From the CMS experimental site at Cessy, France, located at Point 5 on the LHC ring
The past two weeks have seen several pivotal steps taken towards achieving some of the key goals for CMS during the LHC’s first Long Shutdown (LS1).
On 21 October the assembly of YE+4, the new shielding disk located behind YE+3, was completed. The CMS detector was then brought into a configuration allowing for the installation of the muon system’s Cathode Strip Chambers (CSC) ME+4/2 station. Five chambers had already been installed in 2008, leaving the CSC crew with fifteen back-layer chambers, which were installed in just three days, followed by sixteen front-layer chambers, which also took three days. By 8 November, the mechanical activities were complete and the installation of the services (gas, power and optical fibre) to the chambers was kicked off. All services were tested and deemed operational for commissioning by 22 November.
During the CSC activities, an opportunity to perform a trial installation of three RE+4 chambers presented itself. On 11 November the Resistive Plate Chambers (RPC) crew rehearsed their installation procedure in-situ. This was useful not only to train the crew but also to further understand and optimise the integration of the sub-detector chambers in CMS. Work on installation of the chambers should start on 4 December.
Meanwhile, the re-installation of the refurbished ME+1/1 chambers that started on 30 October has been making steady progress. Initially it was hoped the chambers would be re-installed by 7 January, but work progressed faster than expected and all 36 should now be installed on YE+1 by 30 November. Work continues in parallel to prepare the services and infrastructure for the chamber commissioning. Reconfiguration of the CMS detector to allow for a crucial cold test, where the cooling system of the Tracker will be running at sub-zero temperatures, will start on 7 January.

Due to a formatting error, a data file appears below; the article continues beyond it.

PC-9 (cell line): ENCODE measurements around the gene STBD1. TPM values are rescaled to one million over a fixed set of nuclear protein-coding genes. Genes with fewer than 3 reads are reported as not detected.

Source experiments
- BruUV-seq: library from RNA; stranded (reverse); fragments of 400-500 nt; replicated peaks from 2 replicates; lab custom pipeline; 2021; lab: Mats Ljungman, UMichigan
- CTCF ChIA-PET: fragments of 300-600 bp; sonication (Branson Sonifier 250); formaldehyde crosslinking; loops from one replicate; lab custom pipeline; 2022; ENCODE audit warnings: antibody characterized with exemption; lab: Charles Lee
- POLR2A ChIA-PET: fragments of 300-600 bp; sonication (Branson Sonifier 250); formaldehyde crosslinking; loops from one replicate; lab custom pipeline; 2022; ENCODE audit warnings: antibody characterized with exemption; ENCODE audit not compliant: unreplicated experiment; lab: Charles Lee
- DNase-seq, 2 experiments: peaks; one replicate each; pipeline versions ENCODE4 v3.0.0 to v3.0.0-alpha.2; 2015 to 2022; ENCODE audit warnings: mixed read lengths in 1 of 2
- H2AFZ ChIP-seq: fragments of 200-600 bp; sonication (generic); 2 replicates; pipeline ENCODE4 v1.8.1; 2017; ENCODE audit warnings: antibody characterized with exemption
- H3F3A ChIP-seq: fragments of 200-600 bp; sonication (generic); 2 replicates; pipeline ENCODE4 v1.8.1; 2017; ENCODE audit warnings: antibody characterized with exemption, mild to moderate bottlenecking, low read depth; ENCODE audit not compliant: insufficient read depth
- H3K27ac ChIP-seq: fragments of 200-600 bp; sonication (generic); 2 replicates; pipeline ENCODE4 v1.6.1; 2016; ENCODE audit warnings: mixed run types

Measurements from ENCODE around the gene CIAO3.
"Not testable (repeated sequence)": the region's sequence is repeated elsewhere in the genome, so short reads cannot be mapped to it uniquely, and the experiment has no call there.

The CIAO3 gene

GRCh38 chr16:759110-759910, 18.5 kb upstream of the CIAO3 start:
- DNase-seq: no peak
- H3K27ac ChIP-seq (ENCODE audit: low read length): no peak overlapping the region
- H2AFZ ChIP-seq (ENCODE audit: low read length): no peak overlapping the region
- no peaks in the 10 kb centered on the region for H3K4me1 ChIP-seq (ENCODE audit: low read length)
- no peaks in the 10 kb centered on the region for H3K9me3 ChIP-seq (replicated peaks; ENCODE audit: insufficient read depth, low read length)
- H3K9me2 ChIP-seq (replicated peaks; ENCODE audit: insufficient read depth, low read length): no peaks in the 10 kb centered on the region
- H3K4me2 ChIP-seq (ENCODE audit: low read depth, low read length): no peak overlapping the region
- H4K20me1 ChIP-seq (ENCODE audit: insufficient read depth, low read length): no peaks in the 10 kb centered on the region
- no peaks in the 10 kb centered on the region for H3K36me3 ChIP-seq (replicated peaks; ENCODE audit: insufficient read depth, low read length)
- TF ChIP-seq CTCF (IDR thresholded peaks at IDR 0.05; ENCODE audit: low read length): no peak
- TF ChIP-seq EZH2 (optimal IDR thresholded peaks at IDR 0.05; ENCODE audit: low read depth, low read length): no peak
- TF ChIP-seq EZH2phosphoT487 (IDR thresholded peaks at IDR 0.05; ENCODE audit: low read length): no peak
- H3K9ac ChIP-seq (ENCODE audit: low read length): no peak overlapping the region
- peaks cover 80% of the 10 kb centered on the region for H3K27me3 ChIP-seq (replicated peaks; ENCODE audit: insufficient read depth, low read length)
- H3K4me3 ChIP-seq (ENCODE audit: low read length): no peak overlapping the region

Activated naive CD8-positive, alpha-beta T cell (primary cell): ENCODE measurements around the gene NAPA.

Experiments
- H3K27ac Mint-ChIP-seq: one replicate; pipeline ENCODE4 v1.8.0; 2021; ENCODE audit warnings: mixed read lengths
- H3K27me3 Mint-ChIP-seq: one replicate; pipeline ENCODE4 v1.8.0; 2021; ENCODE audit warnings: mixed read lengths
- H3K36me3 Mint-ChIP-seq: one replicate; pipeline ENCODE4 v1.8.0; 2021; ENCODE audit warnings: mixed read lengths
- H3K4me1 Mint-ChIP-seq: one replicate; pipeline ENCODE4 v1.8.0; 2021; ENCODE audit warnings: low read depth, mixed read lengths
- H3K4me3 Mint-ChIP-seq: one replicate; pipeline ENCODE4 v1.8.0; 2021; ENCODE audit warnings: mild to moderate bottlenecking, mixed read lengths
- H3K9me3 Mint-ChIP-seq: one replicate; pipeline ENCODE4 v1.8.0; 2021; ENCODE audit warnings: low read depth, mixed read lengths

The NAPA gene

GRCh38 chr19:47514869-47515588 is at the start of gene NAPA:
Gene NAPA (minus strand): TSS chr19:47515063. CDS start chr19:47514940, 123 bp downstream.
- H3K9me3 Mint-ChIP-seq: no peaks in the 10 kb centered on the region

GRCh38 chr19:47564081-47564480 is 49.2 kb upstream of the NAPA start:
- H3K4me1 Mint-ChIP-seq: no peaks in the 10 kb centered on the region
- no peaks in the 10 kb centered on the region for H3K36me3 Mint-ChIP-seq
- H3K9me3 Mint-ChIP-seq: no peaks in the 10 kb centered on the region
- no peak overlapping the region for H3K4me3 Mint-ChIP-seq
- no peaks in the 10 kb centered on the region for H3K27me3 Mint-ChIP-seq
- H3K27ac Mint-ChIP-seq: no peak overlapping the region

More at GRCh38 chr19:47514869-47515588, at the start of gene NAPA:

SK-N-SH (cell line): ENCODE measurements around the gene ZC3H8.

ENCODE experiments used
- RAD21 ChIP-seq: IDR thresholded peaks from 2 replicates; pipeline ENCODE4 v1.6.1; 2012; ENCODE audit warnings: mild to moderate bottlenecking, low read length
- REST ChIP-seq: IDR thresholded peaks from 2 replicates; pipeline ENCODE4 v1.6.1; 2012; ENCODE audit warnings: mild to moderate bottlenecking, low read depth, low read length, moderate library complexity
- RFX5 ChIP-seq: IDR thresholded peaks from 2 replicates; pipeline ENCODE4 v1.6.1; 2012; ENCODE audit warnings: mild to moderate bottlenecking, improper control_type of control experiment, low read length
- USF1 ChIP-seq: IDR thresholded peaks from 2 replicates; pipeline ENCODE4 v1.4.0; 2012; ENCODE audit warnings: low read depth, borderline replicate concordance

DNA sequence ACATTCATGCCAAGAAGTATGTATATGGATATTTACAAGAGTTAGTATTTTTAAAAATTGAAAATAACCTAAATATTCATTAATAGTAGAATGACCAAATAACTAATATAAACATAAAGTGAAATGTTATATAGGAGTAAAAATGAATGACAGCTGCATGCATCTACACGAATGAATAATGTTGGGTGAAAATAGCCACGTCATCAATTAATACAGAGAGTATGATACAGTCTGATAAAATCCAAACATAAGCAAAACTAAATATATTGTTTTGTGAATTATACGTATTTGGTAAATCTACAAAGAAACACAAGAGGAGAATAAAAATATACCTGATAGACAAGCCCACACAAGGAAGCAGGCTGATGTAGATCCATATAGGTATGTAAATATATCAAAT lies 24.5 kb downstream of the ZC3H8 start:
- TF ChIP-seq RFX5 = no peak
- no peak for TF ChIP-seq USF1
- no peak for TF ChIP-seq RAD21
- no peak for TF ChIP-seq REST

On the –Z end of the CMS’s underground experimental cavern (underneath the main shaft), the maintenance work on the Drift Tubes (DT) system has nearly been completed, with just the gas leak checks on the RPC remaining. This was the most challenging project foreseen for the DT/RPC team during LS1 as five chambers were to be fully extracted from the central wheel of CMS, YB0, with two to be lowered to the cavern floor. After having carried out the necessary repairs on the chambers located on YB0 and YB–1, the DT crew will now begin dealing with YB–2.
On 20 November the –Z endcap (YE–1/2/3) was moved away from the cavern wall in order to access the away-from-interaction-point side of YE–3. Two activities are now taking place concurrently: the installation of a new gas-injection supply system for the YE–3 and RE–4 RPC services by our long-term piping contractor ZEC.
The detector will remain in the current configuration until the re-installation of the ME+1/1 chambers is completed, by 30 November. During this time access to the inside of the vacuum tank will remain available thanks to an access gangway and a staircase. This is essential as preparation for the January cold test still requires a lot of work.
On the surface, the construction of Building SL53, Point 5’s new visitor reception area, is progressing well. The façade has been erected and the under-floor heating has been installed. The energy-saving features have been fully designed and the procurement of the various electrical and ventilation pieces of hardware launched.
As LS1 approaches its mid-point, a tremendous amount of work has already been carried out and many lessons have been learnt. Our collaborators have made every effort to optimise their work whilst maintaining our high safety standards. This is set to continue as we progress towards the challenges awaiting us in 2014.
— Submitted by Martin Gastal and Thomas Marriott-Dodington